Each has done it a slightly different way but end up with similar results. I have been to Tims's location and know his test gear is accurate. Do try and have a look at both links.


    Do not expect to run the devices at full power and for them to last long also do not forget you need something like a peak to average difference of 6dB, but if you know that the peak output is say 80 watts that is 3dB better than saying the peak output is 40 watts and the average is 20 watts rather than 10 watts.


    I hope this explains it from my perspective, it is probably the best I am capable of giving. :)


    Adrian

  • Hi Adrian,

    thanks so much for taking the time and the effort to enlighten me. Microwaves are uncharted waters to me, esp when it comes to amplifiers like this.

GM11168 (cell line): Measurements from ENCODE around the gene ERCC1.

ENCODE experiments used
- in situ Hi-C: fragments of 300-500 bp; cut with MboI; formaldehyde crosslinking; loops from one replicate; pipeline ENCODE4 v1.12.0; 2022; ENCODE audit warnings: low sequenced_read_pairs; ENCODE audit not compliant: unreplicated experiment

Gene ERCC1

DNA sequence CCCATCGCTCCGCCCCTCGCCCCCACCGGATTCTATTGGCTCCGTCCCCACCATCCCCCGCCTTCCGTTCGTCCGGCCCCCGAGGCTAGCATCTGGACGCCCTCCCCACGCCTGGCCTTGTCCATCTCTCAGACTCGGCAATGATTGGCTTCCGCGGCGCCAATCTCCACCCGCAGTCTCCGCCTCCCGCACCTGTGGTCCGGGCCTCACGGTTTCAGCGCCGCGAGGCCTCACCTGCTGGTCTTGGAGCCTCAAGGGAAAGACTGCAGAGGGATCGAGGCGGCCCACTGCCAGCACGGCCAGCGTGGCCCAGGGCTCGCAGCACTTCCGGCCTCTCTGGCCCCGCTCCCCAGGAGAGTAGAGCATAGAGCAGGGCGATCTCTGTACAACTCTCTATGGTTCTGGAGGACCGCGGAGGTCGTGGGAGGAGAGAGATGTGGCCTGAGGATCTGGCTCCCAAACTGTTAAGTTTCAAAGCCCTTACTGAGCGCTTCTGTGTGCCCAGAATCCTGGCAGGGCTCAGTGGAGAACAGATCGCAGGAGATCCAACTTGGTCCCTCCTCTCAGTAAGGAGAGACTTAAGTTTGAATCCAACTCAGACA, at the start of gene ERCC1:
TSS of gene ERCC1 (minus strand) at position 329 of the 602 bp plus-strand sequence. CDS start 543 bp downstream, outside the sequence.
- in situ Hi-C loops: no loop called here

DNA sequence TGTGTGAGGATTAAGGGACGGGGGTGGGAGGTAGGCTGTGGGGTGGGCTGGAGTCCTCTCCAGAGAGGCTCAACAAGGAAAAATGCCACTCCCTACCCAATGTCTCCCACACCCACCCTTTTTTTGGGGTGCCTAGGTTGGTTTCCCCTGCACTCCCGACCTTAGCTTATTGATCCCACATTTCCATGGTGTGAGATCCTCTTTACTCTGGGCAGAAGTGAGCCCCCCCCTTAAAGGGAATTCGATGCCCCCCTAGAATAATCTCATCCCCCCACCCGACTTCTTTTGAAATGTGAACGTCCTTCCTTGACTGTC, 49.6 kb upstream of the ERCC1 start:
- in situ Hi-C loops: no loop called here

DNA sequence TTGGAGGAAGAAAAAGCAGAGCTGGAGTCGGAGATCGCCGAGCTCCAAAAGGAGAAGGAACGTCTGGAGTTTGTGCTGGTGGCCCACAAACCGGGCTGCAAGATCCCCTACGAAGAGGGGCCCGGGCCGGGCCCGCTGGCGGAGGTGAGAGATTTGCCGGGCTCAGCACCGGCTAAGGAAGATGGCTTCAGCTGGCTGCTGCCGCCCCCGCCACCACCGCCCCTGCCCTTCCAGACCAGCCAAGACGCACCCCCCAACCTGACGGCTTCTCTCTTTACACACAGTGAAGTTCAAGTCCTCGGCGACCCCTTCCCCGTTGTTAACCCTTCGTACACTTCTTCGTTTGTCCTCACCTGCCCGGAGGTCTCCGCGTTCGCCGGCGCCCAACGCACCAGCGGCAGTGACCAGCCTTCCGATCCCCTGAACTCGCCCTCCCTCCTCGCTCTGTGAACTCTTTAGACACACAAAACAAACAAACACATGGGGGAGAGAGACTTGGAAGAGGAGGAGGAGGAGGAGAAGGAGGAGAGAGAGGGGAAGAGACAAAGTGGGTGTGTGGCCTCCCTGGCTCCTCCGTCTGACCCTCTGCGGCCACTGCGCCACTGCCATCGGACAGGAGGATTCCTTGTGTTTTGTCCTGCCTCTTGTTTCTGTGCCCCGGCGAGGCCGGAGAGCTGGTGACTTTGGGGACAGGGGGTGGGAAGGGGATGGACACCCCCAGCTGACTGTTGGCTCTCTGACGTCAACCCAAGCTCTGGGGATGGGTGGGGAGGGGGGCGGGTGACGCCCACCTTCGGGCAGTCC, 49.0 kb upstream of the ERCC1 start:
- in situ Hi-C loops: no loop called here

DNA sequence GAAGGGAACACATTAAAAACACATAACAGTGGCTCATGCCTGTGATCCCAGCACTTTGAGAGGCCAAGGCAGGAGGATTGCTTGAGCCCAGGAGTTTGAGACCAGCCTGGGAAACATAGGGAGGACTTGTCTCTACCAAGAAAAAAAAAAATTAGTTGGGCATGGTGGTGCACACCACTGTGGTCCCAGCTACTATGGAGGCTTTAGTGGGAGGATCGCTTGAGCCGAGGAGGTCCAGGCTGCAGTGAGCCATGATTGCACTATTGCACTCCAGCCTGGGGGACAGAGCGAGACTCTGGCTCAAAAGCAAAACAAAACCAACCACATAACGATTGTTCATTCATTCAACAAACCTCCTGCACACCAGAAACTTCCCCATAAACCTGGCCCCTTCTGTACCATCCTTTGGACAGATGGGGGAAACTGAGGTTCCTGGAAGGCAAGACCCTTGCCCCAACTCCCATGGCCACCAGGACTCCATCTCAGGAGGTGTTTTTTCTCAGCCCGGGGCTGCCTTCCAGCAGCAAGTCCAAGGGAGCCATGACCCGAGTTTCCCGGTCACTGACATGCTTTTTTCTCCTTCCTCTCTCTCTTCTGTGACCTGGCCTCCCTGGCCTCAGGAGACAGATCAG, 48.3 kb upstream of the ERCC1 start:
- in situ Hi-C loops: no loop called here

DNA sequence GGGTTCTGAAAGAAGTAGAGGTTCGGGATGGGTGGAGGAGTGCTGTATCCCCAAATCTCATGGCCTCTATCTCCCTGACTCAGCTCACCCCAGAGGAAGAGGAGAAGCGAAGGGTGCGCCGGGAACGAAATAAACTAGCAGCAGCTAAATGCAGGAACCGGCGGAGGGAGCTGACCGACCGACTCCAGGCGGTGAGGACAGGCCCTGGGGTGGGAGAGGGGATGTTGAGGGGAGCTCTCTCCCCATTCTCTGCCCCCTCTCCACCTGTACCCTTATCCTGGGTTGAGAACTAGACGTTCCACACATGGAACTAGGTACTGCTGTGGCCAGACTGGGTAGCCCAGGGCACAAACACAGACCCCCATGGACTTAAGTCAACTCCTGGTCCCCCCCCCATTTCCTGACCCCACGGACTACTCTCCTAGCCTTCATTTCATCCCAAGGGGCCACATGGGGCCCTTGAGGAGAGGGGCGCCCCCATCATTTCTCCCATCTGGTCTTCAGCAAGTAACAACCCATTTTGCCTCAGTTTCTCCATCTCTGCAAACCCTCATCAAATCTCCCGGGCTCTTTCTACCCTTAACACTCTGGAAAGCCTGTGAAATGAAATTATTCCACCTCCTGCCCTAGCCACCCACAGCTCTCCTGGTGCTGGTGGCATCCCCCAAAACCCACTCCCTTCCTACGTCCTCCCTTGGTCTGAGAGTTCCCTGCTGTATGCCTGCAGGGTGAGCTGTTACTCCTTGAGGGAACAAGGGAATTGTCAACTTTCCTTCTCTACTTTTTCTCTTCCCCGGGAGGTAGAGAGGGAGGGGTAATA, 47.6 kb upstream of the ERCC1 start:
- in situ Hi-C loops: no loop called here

I see now the rationale and this makes sense. Thanks also for pointing to the others doing similar mods, very useful! Back to the soldering iron and the tests now!

    Yours most grateful,

    Toni, EA4LE

    Best 73 de Toni, EA4LE / KC2HAX


    A veteran of AO-10, AO-13 and AO-40 8)

  • Microwaves are uncharted waters to me, esp when it comes to amplifiers like this.

    I am very new to this as well, I just spend lots of time in this stupid computer, playing catch up now I have time on my hands. If you have the mod sheet for the amplifier then the sites I read up, are mentioned in the mod pages. The first one I saw done with James Smith when he also posted on Facebook about it and G4WIM also did his before I did mine. My aim was to keep everything under the screening lid hence the reason behind my mods and going through the bias circuit. I would love to have a way to program the variable electronic potentiometer IC on the board that is doing the biasing, but I do not understand enough of that yet.


    Have fun.


    Adrian